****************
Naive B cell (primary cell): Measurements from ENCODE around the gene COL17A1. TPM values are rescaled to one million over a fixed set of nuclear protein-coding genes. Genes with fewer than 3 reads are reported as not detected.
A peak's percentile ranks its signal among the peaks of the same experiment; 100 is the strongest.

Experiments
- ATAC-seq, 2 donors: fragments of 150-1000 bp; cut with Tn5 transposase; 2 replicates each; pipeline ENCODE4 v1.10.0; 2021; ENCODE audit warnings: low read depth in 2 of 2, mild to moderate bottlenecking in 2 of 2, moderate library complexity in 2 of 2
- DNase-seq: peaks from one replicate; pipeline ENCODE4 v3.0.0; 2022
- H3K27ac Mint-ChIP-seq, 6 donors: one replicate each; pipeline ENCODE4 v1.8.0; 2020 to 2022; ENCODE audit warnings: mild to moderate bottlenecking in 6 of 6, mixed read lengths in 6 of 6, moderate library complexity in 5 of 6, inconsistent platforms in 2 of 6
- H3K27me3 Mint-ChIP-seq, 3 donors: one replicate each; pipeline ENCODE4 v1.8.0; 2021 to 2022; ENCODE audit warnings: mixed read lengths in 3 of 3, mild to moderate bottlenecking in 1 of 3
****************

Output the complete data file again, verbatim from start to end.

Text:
Naive B cell (primary cell): Measurements from ENCODE around the gene COL17A1. TPM values are rescaled to one million over a fixed set of nuclear protein-coding genes. Genes with fewer than 3 reads are reported as not detected.
A peak's percentile ranks its signal among the peaks of the same experiment; 100 is the strongest.

Experiments
- ATAC-seq, 2 donors: fragments of 150-1000 bp; cut with Tn5 transposase; 2 replicates each; pipeline ENCODE4 v1.10.0; 2021; ENCODE audit warnings: low read depth in 2 of 2, mild to moderate bottlenecking in 2 of 2, moderate library complexity in 2 of 2
- DNase-seq: peaks from one replicate; pipeline ENCODE4 v3.0.0; 2022
- H3K27ac Mint-ChIP-seq, 6 donors: one replicate each; pipeline ENCODE4 v1.8.0; 2020 to 2022; ENCODE audit warnings: mild to moderate bottlenecking in 6 of 6, mixed read lengths in 6 of 6, moderate library complexity in 5 of 6, inconsistent platforms in 2 of 6
- H3K27me3 Mint-ChIP-seq, 3 donors: one replicate each; pipeline ENCODE4 v1.8.0; 2021 to 2022; ENCODE audit warnings: mixed read lengths in 3 of 3, mild to moderate bottlenecking in 1 of 3